What we don’t know at this point is how much banks will continue to trade gold. Will the requirement to provide those desks with 15% backstop in real assets erase gold trading desks? Or will banks provide some funding so as to maintain their ability to hedge through gold?
Certainly some people, including the gold market experts at GoldMoney, think trading will essentially cease.
Less trading, and therefore less manipulation, is likely. Whether that will necessarily increase the price of gold is another question.
The unallocated market allowed banks to buy and sell in the paper market on a large scale without anything close to the cash reserves to make good on the contracts. That isn’t a scam in and of itself. Futures markets were designed to let people sell things they didn’t yet have (like farmers pre-selling crops of wheat to get money to harvest) or lock in a price to buy things they didn’t yet have the cash to purchase or just weren’t ready to purchase yet (like large-scale bread makers contracting for wheat purchases down the road to hedge price volatility).
That’s why futures exist. And yes, when they were designed the idea was to take delivery of the ‘things’. But as soon as a mechanism existed to bet on price movements, people started buying and selling bets without any intention of taking possession of the underlying wheat or corn or pigs or gold.
Is this betting aspect inherently good? Bad? I’m not sure. Gold is a difficult thing to buy and sell, given its price (it’s simply expensive), value (gotta keep it somewhere safe and insure it), and range of forms (coins and bars all the way to jewelry and crowns!). Those are obstacles to ownership. The paper market takes those obstacles away, which I think is a good thing as it thereby gives more people a way to invest in gold.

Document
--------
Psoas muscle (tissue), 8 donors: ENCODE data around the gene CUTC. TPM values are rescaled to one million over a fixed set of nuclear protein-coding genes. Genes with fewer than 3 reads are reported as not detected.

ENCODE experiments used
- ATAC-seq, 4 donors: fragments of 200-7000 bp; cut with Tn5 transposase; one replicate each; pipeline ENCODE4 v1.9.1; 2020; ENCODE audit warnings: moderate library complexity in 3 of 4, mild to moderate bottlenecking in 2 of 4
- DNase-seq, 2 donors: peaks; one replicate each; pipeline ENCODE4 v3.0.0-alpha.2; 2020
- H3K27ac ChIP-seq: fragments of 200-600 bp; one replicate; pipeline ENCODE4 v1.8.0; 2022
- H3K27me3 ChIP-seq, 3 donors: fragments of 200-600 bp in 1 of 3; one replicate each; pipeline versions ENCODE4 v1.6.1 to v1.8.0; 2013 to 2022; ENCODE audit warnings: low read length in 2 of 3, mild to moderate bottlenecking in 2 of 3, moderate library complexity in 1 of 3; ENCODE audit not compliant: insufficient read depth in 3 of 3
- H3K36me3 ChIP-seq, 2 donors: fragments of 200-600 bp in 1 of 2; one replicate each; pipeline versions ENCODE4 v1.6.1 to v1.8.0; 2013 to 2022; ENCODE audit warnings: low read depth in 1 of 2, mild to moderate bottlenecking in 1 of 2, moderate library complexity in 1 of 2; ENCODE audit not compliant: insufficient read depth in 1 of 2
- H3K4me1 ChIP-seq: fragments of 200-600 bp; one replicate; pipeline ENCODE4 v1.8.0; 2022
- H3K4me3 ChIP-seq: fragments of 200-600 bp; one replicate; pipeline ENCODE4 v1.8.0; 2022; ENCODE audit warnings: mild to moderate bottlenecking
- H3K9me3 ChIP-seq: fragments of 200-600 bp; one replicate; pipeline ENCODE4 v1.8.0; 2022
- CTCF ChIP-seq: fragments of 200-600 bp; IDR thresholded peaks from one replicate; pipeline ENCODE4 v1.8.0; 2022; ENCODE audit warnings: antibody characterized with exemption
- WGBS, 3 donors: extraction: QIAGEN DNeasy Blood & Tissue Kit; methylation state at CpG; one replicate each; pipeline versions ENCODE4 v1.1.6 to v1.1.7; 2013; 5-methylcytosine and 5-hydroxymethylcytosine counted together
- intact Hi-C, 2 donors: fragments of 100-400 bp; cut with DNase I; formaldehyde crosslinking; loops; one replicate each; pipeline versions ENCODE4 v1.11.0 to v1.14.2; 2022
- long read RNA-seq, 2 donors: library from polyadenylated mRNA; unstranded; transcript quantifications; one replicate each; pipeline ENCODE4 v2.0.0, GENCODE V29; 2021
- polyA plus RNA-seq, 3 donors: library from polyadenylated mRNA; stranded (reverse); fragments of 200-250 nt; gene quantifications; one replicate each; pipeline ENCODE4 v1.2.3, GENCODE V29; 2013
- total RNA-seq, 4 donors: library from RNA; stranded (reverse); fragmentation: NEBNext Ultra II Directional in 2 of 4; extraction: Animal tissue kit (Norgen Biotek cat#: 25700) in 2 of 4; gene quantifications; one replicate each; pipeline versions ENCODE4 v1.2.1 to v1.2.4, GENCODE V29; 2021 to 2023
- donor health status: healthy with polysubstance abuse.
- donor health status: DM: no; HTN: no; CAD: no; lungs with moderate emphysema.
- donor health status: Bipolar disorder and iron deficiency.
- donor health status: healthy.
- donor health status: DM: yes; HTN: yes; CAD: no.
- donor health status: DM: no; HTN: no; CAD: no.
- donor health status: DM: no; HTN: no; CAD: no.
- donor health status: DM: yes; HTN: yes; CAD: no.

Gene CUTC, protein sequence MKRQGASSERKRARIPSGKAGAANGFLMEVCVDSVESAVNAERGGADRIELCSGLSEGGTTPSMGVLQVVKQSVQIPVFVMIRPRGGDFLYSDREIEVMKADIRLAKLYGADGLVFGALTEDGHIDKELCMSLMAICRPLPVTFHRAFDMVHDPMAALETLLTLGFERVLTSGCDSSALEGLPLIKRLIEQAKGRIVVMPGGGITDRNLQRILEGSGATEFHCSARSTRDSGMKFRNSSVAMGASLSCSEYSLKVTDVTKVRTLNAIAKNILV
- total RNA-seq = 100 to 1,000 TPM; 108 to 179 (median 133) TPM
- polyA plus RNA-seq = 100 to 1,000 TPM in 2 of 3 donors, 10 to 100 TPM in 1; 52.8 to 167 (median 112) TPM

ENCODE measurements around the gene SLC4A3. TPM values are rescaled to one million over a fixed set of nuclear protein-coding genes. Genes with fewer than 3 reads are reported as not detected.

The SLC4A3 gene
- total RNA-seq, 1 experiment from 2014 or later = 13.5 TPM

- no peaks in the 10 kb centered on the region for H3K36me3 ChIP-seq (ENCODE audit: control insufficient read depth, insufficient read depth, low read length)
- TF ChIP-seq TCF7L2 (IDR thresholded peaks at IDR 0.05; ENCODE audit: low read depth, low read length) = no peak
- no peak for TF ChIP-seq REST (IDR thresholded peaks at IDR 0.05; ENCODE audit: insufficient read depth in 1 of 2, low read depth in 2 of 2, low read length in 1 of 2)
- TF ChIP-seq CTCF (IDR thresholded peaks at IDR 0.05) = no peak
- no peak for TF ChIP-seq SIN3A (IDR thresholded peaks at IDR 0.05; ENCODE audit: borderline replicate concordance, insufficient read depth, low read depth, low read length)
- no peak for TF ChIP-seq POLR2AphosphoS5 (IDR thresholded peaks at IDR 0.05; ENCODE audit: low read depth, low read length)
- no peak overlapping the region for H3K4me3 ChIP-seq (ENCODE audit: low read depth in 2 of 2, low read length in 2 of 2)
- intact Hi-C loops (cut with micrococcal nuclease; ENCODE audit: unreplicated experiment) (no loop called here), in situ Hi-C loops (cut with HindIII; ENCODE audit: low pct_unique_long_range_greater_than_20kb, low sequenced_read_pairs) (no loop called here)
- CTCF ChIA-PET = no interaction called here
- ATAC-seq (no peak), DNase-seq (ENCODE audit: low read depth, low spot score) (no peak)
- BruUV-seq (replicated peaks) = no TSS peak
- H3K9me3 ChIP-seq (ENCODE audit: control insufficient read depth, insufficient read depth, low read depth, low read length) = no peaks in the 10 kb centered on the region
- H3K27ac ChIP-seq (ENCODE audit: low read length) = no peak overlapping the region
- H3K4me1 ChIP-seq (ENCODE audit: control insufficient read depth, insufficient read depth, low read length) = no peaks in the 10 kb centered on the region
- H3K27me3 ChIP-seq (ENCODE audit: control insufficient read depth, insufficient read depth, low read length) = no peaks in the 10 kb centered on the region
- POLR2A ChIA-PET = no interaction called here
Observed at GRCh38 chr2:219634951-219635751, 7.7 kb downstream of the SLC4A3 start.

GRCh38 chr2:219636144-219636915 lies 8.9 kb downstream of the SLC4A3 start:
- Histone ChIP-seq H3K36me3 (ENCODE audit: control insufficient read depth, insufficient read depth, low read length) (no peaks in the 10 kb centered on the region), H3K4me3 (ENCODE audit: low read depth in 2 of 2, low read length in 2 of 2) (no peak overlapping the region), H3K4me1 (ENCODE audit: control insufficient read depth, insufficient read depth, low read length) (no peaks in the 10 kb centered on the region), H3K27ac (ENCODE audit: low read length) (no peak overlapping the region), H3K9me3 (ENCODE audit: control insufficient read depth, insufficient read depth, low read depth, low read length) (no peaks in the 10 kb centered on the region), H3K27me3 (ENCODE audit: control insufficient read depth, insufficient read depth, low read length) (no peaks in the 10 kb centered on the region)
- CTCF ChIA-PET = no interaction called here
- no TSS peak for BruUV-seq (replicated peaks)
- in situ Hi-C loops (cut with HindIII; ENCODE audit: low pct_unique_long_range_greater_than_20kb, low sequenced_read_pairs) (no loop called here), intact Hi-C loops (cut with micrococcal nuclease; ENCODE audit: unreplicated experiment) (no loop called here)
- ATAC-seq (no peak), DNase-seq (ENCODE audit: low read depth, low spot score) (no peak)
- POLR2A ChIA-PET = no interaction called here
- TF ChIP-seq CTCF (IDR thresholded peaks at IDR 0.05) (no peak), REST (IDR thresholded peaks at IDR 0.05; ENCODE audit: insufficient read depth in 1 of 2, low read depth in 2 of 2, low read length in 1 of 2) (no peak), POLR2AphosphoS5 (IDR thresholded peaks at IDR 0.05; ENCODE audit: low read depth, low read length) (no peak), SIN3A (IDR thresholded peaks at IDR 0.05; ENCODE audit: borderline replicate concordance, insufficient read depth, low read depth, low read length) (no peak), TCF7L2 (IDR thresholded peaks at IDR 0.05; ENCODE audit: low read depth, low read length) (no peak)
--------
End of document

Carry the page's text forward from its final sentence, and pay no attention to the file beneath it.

Of course, nothing is ever simple. Take a look at this graph.
Thanks to Sprott for another useful chart. This one shows gold in ETFs in blue and gold in reported CFTC positions for non-commercials and managed futures in black, with the price of gold along the bottom. CFTC is Commodity Future Trading Commission. The two large players charted in black here – non-commercials and managed futures – are large funds that are not playing the future market to hedge actual metal (in other words, they are not gold producers or traders hedging their sales contracts against price volatility) but are speculators using the paper market to bet on price movements.
The chart doesn’t show commercial players but if it did the line would be much less volatile than the black line that is on the chart. That’s because hedging price exposure risk is a staid game compared to betting, usually with leveraged money, on price moves for the sake of it.
There are a few things to notice on the chart.
- The black line is jagged and volatile and only sort of correlated to the price of gold. That’s because the macro-type funds placing these bets play with a lot of capital, so when their short-term investment thesis on gold changes they move a lot of capital in or out of the space.
- These large funds also usually use leverage, which amplifies these already large moves.